Why Do I Need a Car in Idaho?
Regardless of whether you are moving to a major city like Boise, or a small town, or even a village, you will probably want to stick to your vehicle. Keep in mind that Idaho is one of the most spread out states in the country, which means that getting from A to B might sometimes take hours. In addition, given the varying nature of Idaho’s climate, relying on buses all the time might not be a smart idea. Luckily, driving in Idaho is fairly easy. The state is served by a number of freeways, which make commuting a breeze. However, keep in mind that Idaho is among the few states that lack a freeway that connects their two largest cities. This means that if you are planning on traveling from Boise to Coeur d’Alene and back, you might want to plan your trip carefully.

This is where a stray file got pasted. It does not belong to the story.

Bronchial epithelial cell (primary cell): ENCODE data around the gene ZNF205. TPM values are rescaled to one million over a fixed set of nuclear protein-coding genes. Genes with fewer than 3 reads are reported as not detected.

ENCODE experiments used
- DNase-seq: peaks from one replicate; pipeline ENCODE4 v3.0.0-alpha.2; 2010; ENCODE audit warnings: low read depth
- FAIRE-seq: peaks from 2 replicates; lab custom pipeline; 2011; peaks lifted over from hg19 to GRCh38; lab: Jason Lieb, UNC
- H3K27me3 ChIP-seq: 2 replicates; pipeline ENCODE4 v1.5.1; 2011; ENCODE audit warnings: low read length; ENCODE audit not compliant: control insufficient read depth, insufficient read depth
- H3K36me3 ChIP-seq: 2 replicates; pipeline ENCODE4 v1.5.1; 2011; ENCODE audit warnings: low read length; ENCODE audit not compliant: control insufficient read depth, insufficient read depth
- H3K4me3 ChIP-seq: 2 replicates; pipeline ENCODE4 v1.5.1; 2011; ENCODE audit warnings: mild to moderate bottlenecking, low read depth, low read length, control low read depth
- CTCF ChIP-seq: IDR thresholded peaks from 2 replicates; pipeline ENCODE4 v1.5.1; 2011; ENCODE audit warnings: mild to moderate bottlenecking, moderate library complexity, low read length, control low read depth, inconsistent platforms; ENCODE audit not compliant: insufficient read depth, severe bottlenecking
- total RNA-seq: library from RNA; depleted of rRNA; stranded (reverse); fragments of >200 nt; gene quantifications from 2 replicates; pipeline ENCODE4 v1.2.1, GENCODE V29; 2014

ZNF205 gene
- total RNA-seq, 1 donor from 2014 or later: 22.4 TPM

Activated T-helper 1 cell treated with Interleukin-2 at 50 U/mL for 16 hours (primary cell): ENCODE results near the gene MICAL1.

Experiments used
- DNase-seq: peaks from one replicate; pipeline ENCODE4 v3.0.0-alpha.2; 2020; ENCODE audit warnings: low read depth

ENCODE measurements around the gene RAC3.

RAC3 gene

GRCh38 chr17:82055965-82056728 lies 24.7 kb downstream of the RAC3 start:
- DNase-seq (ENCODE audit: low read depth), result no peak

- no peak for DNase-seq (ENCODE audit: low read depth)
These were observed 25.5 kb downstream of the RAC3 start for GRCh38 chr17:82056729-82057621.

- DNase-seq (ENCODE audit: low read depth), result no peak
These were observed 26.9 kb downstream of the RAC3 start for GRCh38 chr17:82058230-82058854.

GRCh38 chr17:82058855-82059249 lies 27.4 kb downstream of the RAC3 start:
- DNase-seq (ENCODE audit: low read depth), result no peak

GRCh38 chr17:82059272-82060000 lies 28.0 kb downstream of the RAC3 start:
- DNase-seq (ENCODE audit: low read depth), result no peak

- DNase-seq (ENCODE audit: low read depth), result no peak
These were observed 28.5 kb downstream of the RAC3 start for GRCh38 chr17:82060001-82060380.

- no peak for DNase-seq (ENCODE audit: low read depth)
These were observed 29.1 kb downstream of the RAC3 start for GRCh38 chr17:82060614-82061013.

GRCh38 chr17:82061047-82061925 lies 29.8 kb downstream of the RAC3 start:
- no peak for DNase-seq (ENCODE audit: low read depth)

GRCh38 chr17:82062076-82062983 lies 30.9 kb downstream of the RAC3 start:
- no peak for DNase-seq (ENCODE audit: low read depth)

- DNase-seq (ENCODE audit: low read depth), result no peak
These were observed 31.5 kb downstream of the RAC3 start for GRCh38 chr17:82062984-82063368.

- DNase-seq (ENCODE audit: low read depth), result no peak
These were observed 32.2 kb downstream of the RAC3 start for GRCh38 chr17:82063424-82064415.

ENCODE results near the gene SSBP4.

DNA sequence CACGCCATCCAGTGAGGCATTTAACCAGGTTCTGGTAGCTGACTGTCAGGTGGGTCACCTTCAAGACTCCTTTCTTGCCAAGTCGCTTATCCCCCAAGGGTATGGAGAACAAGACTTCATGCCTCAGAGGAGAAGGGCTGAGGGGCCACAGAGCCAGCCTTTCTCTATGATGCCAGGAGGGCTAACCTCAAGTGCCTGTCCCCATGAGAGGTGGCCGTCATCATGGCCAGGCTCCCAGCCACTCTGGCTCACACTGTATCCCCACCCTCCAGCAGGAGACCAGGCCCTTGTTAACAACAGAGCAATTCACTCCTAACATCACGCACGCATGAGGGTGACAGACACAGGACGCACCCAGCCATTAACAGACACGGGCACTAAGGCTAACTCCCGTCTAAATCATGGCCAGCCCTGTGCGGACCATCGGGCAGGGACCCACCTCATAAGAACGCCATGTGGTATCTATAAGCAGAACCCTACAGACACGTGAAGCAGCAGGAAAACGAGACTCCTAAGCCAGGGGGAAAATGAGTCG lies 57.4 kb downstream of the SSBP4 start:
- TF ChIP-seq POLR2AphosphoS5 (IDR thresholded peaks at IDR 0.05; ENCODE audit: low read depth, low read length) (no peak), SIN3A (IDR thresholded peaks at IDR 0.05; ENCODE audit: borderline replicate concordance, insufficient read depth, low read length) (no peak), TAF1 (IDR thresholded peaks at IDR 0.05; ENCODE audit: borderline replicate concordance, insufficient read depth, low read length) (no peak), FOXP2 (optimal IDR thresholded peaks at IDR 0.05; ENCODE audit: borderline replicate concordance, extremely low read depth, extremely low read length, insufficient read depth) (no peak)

Major freeways running through Idaho are:
– US 2, that spans over the Bonner and Boundary Counties;
– US 12, that extends from the Washington state line to the Montana state line;
– US 93, a north-south route that runs from Nevada to Montana;
– US 95, a north-south highway that spans near the western border;
– Interstate 15, that connects the state of Idaho with California and Montana;
– US 20, that begins at the Oregon state line and ends near the Yellowstone National Park;
– US 26, that begins at the Oregon state line, runs through Boise, and enters Wyoming;
– US 30, that runs through Fruitland and Plymouth, exiting the state near McCammon;
– Interstate 84, also known as the Vietnam Veterans Memorial Highway;
– Interstate 86, a 63-miles long highway that connects I-84 to I-15;
– Interstate 90, that connects the states of Washington and Montana through Idaho;
– Interstate 184, an auxiliary highway of Interstate 84.
If you wish to see a complete map of the state’s freeways and routes, click here.